Ward Isaac Sinclair (WS) , 19282009 (aged 80 years)

Ward at Scott’s wedding
Name
Ward Isaac /Sinclair/
I Ain’t Done Yet

I Ain’t Done Yet

A Conversation with Ward Sinclair

Obituary for Ward Isaac Sinclair

They say three times is the charm and so it was when I finally met up with Ward.  The first time I had to cancel because of a death in the family … if you couldn’t tell, it wasn’t me.  The second time, I became ill the day before our meeting and didn’t want to bring an unwanted guest with me.  Finally on a cold, foggy, day in November we got to sit down to chat.  Ward’s wife, Doris, had left for the afternoon and so it was just two old men reliving the good old days.  I must say that Ward and Doris had prepared well for my interview.  He handed me a two-page summary of his life when I sat down at the dining room table.

“Think this is about all we could come up with.  Like I said on the phone, don’t think anyone would find my life interesting.”

After two hours I found that the furthest from the truth you could get.  How often can you chat with someone who lived through the Great Depression, Dust Bowl of Kansas, the attack of the grasshoppers, World War II, and …? wait a minute, I think I’m getting ahead of myself.  Let’s start from the beginning.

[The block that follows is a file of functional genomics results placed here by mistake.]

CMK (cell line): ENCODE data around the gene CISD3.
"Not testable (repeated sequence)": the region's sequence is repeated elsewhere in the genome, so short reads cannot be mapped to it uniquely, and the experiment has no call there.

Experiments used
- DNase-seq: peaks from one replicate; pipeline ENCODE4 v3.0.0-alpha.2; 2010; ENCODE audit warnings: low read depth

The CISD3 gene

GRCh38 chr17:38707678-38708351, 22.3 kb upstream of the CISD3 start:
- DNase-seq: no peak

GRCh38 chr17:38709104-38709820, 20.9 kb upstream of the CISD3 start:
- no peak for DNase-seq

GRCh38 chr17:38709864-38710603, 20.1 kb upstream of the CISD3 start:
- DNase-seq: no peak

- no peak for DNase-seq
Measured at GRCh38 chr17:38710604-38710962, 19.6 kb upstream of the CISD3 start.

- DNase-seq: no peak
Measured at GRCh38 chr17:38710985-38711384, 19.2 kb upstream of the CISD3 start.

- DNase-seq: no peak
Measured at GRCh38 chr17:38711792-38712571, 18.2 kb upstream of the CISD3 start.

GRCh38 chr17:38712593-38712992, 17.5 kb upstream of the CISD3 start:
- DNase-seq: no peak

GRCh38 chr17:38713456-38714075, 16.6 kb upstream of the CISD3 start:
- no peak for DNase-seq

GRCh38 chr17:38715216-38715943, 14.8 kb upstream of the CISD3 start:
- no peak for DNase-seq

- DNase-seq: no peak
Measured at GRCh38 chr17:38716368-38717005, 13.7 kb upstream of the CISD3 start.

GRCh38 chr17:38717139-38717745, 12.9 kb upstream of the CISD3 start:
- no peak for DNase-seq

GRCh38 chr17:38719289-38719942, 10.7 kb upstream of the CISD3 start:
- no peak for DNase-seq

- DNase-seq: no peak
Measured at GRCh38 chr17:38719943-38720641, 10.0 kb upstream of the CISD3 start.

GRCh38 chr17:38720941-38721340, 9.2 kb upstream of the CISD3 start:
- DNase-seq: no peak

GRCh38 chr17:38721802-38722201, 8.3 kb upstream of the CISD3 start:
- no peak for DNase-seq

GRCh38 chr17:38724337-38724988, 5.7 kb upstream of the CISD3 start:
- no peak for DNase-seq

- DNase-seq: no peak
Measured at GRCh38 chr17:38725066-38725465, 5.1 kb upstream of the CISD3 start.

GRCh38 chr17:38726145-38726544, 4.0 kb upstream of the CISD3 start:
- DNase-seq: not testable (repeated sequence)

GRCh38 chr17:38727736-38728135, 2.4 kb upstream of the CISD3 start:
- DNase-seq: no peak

“I was born in Kansas and lived there until about eighteen years old.  There were five of us kids, three boys and two girls.  Only one brother has passed away.  Dad was a farmer on a small farm he rented.  Back then during the Great Depression it was a blessing.  You see, it was the farmers that had the best chance to put food on the table.  He tried to raise wheat, corn and oats … just about anything to keep the farm going but was not too successful.  He also raised chickens and cows to keep meat and milk on the table.”

Guess you didn’t have TV back then.  Ward laughed and said:

“Didn’t have any electricity so kind of hard to run those things.  Didn’t have any running water either.”

Did you get your water from a well?

“Got it from the roof.”

I asked for a little more information.

“We’d catch the rain in barrels.  Dad had set them up under the gutters.”

I decided not to ask him about the bathroom situation and moved on.  So were you one of those kids that claim they walked two miles to school even in the snow?

“Oh yeah, that was me.  I could be the poster boy for those stories.  We didn’t have school buses back then and the only way I could get there was to walk.  Only got through the eighth grade.  Dad needed my help on the farm and without transportation our high school was just too far away.  In the 1970s I went to Lane Community College and got my GED.  I did it because I had time and thought it be fun to finally get my diploma.”